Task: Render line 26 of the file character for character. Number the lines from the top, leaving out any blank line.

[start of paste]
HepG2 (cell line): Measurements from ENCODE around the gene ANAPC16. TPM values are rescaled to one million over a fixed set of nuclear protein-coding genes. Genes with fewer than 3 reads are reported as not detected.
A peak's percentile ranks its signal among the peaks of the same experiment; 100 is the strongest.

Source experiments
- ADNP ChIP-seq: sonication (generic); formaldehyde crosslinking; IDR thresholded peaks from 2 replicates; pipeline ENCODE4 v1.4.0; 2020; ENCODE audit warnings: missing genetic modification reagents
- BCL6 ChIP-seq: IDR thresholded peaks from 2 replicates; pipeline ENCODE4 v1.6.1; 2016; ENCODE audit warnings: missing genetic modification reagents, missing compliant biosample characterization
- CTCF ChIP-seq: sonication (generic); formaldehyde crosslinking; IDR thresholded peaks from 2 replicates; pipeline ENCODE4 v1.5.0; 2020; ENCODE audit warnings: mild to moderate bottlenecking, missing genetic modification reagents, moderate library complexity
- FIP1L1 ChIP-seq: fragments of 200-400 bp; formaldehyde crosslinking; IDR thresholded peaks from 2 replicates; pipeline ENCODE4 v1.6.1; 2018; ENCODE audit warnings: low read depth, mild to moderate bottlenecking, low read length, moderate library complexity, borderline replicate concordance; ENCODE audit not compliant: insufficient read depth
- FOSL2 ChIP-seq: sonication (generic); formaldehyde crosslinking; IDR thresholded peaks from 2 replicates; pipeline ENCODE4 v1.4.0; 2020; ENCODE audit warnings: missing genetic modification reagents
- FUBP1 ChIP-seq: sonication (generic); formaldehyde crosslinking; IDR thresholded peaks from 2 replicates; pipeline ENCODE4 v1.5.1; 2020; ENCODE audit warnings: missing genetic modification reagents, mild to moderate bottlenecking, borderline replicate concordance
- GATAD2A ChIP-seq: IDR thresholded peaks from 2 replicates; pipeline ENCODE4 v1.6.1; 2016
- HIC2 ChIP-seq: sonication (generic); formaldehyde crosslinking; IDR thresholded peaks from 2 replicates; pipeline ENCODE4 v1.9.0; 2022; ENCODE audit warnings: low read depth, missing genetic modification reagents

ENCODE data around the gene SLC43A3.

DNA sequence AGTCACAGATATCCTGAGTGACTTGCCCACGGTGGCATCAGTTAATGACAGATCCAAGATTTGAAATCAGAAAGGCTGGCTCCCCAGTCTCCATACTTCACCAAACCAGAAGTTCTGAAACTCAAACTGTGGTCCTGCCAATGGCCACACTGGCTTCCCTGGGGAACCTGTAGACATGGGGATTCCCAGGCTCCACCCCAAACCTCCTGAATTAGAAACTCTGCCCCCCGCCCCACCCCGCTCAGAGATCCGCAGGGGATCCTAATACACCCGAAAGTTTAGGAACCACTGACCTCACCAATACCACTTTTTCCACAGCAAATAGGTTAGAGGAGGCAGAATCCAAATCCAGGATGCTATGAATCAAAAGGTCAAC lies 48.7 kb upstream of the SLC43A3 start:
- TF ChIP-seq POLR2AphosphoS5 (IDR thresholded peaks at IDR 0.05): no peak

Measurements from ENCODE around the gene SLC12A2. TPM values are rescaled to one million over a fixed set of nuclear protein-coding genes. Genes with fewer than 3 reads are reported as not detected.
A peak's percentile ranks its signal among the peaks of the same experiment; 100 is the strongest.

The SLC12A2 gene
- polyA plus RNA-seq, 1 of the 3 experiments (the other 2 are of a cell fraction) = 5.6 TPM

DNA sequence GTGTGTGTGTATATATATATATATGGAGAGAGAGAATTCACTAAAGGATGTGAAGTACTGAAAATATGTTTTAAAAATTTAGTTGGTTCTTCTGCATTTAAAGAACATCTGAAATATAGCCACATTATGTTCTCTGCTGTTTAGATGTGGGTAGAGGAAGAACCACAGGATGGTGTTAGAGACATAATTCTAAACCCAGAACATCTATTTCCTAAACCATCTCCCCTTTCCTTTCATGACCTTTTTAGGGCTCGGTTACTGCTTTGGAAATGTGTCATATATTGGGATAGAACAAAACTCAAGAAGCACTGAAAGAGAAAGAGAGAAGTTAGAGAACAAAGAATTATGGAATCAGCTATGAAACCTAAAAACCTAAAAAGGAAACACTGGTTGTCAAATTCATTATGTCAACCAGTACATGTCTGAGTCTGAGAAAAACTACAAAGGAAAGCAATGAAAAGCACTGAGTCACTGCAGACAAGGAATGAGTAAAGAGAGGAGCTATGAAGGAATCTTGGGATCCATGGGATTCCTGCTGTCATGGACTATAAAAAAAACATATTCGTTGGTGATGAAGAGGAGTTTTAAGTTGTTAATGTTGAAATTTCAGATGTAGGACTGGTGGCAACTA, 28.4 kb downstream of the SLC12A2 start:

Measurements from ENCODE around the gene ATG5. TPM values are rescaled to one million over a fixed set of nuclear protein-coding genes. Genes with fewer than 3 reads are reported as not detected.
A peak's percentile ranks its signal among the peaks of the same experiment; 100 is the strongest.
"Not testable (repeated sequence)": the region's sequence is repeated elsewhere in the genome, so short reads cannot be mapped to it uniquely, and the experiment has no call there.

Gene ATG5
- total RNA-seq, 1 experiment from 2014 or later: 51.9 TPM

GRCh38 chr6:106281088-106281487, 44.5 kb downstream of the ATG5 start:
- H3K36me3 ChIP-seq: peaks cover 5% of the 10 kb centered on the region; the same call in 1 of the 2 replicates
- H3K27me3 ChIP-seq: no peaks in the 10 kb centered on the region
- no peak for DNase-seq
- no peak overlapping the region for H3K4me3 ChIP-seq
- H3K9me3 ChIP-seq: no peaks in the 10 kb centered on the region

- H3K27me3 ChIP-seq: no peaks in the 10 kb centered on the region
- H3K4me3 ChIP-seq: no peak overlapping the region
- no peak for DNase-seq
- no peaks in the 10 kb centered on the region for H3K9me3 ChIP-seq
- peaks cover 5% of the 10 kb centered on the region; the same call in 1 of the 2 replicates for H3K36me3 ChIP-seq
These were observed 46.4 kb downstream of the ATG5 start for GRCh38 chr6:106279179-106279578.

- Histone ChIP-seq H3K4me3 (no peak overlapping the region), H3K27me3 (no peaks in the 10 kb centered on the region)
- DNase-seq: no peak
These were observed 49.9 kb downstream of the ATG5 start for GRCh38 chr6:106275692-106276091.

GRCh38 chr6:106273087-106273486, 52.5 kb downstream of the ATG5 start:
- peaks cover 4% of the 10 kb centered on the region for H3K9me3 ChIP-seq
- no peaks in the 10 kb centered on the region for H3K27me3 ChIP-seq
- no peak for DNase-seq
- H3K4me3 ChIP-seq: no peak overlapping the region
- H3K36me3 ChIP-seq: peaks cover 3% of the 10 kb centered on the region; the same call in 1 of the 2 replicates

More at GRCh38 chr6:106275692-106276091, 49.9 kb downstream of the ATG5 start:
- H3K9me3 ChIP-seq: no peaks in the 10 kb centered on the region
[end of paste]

- H3K36me3 ChIP-seq: peaks cover 5% of the 10 kb centered on the region; the same call in 1 of the 2 replicates